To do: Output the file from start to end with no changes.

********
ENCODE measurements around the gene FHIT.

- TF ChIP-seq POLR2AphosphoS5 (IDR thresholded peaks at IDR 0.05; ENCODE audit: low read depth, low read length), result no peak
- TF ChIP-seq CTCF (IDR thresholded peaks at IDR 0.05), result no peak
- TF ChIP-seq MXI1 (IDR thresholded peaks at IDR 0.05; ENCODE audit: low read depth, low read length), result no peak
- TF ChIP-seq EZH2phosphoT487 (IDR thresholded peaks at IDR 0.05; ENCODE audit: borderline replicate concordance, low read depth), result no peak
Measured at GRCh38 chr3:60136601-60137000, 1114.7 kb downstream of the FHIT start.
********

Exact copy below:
ENCODE measurements around the gene FHIT.

- TF ChIP-seq POLR2AphosphoS5 (IDR thresholded peaks at IDR 0.05; ENCODE audit: low read depth, low read length), result no peak
- TF ChIP-seq CTCF (IDR thresholded peaks at IDR 0.05), result no peak
- TF ChIP-seq MXI1 (IDR thresholded peaks at IDR 0.05; ENCODE audit: low read depth, low read length), result no peak
- TF ChIP-seq EZH2phosphoT487 (IDR thresholded peaks at IDR 0.05; ENCODE audit: borderline replicate concordance, low read depth), result no peak
Measured at GRCh38 chr3:60136601-60137000, 1114.7 kb downstream of the FHIT start.